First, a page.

Good night’s sleep reduces risk of colds and infections: Study

Good night’s sleep reduces risk of colds and infections: StudyA new study has added more evidence to the old claim that good night’s sleep helps ward off colds and infections. The researchers found that individuals who slept for less than five hours had a 28 percent higher risk of catching a cold, compared to those who received regular sleep (seven to eight hours).

Furthermore, the researchers found that short sleepers are at a higher risk for other illnesses, including the flu, ear infections, and pneumonia. The risk was 80 percent higher in poor sleepers, compared to regular sleepers.


Researcher Aric Prather said, “People who sleep five or fewer hours on average are at substantially increased risk for both colds, whether head or chest or other infections, compared to people who sleep seven to eight hours on average.”
Additional findings uncovered that patients who reported a sleep disorder to their doctor had a 30 percent higher risk of catching a cold within the previous month, and infection risk in patients with sleep disorders in the last month was doubled, compared to those without sleep disorders.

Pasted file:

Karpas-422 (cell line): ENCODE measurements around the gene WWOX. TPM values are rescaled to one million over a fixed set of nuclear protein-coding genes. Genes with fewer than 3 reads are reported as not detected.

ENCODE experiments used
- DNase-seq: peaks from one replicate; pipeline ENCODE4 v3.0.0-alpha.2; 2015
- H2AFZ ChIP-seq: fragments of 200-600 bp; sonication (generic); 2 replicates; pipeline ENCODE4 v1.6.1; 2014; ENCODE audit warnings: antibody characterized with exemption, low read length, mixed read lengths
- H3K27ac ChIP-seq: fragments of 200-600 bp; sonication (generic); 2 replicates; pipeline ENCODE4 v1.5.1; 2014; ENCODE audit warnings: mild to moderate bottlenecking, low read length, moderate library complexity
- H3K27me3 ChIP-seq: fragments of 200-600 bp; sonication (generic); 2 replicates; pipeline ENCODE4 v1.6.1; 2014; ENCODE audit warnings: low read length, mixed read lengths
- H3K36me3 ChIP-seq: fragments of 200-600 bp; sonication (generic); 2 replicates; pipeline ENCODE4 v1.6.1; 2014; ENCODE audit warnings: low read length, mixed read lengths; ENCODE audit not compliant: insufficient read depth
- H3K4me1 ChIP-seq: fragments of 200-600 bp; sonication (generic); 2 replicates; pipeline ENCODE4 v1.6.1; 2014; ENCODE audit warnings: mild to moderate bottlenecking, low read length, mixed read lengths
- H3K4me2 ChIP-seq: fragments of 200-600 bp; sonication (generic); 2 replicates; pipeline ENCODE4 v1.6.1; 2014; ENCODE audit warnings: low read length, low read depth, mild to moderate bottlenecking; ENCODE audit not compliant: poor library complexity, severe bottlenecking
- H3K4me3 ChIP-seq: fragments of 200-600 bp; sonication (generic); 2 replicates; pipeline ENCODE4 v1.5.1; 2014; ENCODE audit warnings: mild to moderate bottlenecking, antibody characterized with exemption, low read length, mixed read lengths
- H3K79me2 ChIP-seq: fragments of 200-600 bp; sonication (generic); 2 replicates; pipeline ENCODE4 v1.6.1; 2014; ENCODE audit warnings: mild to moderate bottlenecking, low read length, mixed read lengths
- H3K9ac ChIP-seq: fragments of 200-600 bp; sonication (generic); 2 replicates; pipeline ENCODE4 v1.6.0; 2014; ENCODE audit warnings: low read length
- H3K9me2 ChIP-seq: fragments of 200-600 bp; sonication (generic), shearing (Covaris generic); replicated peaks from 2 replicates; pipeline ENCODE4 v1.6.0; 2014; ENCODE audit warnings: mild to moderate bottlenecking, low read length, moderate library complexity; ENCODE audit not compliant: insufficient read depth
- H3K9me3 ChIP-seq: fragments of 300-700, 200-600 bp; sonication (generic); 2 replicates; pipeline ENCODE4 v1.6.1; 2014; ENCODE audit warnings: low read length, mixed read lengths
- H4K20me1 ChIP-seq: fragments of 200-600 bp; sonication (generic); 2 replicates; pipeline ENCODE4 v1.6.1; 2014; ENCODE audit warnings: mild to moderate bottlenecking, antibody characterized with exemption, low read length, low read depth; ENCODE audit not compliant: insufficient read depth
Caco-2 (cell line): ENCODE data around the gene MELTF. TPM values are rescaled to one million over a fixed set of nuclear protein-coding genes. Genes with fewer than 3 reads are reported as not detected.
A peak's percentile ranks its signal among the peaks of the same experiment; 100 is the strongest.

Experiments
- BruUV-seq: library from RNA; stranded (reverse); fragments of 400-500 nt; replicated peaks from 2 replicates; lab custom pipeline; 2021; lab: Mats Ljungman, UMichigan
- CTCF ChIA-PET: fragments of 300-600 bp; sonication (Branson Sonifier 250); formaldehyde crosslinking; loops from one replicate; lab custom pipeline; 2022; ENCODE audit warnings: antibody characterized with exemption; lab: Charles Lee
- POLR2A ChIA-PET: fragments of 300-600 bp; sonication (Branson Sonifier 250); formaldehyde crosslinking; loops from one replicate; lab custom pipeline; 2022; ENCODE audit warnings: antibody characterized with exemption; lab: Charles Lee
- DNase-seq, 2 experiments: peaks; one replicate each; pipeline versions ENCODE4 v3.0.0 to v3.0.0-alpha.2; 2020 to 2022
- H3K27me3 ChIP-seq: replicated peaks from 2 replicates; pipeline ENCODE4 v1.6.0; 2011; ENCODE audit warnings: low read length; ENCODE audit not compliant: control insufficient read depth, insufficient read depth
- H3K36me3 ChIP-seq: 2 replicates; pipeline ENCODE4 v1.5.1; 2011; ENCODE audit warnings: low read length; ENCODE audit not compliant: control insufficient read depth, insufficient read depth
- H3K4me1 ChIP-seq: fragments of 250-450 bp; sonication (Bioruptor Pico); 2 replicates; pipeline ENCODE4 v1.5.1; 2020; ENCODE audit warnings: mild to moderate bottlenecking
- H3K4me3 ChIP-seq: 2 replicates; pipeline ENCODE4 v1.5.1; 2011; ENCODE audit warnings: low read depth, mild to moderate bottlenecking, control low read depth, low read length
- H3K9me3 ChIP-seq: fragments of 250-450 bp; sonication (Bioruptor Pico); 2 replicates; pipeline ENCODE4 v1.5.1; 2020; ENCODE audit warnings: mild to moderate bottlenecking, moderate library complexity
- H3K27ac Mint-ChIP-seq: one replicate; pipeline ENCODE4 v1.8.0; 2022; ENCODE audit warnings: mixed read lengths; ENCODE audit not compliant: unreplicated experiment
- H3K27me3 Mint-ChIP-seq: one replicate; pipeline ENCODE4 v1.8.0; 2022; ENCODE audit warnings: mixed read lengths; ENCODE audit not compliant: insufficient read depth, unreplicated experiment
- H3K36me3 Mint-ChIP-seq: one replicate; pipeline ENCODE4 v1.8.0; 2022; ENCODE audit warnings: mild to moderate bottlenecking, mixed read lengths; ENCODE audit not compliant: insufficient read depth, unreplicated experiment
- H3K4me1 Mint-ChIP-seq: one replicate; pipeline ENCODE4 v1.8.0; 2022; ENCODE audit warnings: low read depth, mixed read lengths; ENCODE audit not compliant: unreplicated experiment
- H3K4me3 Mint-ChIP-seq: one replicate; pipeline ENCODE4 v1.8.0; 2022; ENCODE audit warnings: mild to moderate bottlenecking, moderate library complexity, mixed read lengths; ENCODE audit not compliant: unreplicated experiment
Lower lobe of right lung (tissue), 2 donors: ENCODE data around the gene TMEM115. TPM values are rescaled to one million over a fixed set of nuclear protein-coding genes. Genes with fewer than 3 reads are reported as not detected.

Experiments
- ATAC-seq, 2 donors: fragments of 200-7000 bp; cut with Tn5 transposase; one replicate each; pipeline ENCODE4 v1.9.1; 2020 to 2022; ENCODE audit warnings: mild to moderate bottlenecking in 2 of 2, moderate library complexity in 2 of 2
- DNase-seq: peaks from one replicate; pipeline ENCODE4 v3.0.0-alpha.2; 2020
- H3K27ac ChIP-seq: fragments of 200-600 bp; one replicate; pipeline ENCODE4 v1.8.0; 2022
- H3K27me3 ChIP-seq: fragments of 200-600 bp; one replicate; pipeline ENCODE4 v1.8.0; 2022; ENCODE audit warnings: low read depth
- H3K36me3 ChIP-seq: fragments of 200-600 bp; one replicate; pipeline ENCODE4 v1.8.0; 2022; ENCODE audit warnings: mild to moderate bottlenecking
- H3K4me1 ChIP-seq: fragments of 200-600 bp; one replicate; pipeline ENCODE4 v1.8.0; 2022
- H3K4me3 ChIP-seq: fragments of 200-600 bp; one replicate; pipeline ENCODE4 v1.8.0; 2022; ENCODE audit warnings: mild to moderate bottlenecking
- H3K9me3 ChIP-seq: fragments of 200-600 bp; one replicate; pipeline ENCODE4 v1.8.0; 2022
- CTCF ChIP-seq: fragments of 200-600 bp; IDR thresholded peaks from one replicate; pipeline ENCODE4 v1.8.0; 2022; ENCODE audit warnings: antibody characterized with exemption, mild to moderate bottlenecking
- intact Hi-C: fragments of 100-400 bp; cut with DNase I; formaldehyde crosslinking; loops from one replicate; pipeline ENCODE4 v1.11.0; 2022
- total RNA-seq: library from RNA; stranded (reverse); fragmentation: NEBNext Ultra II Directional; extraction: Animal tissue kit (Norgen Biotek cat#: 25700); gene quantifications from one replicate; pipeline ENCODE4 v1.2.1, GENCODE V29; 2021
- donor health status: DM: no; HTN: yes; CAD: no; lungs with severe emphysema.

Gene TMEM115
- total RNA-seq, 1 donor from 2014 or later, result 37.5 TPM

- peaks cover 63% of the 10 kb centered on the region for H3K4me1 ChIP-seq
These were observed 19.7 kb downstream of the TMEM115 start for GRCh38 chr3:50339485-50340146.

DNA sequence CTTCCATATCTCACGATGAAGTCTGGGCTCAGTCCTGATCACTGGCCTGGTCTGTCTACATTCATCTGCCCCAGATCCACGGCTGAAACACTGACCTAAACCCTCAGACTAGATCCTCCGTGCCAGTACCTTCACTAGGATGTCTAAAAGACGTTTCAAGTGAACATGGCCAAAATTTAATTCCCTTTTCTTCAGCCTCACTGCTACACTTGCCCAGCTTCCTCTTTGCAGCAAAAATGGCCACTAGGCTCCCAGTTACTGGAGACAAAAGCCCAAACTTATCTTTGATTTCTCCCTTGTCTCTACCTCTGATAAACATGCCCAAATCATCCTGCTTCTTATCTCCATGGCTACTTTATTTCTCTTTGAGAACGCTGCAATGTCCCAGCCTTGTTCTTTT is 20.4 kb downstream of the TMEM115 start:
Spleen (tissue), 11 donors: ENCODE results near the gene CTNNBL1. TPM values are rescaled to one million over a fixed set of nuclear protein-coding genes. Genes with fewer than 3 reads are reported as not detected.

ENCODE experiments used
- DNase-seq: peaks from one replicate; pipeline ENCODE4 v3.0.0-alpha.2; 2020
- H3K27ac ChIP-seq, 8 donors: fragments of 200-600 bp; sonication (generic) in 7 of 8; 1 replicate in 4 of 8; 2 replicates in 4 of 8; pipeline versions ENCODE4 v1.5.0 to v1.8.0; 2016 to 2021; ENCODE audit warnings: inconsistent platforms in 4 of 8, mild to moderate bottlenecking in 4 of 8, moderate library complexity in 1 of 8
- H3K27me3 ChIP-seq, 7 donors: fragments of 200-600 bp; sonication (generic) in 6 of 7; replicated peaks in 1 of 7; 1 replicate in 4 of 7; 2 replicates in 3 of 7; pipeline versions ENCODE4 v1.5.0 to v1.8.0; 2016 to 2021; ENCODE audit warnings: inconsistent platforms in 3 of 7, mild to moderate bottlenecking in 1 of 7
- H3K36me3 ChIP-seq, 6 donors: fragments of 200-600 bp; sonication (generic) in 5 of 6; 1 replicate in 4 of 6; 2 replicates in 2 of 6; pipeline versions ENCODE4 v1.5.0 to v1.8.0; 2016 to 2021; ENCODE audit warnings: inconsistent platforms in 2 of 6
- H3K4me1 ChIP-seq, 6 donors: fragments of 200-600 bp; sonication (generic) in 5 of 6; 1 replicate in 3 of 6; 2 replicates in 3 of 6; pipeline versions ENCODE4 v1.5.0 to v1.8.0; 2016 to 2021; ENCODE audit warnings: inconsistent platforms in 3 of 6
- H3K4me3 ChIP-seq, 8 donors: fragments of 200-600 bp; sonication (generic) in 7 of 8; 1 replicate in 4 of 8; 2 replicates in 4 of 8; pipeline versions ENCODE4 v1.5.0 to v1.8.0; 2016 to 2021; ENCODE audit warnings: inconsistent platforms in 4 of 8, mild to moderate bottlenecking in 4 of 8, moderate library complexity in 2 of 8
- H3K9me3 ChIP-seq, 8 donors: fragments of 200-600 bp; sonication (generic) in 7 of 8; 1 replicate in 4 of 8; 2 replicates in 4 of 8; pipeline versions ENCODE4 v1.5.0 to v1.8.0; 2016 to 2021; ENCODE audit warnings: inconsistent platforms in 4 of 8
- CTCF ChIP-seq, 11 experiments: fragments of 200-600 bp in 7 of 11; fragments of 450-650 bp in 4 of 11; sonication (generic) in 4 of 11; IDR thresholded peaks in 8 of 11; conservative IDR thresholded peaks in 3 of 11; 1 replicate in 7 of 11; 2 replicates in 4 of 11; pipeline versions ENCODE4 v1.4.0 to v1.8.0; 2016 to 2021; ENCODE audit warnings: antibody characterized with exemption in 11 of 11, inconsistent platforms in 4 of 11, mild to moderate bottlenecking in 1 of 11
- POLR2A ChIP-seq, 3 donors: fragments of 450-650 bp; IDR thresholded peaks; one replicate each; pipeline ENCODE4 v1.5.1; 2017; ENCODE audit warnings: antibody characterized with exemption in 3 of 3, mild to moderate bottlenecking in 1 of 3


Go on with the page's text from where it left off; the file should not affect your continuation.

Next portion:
The researchers looked at data from the U.S. National Health and Nutrition Examination surveys (NHANES) from 2005 to 2012. Medical records of nearly 23,000 adults were examined. Study participants reported sleep duration, any sleep problems experienced, and whether they developed a cold, flu, ear infection, or pneumonia in the last month.

The findings support previous studies, which looked at the same association between poor sleep and an increased risk of illness.

Lack of exercise is another factor that can contribute to a heightened risk of illness, as it can further lead to a weakened immune system.

For sleep improvement, researchers suggest sticking to a sleep schedule by falling asleep and awakening at the same times, keeping your room dark, quiet, and cool, and having a wind-down period prior to sleep.


Author Bio

Emily Lunardo studied medical sociology at York University with a strong focus on the social determinants of health and mental illness. She is a registered Zumba instructor, as well as a Canfit Pro trainer, who teaches fitness classes on a weekly basis. Emily practices healthy habits in her own life as well as helps others with their own personal health goals. Emily joined Bel Marra Health as a health writer in 2013.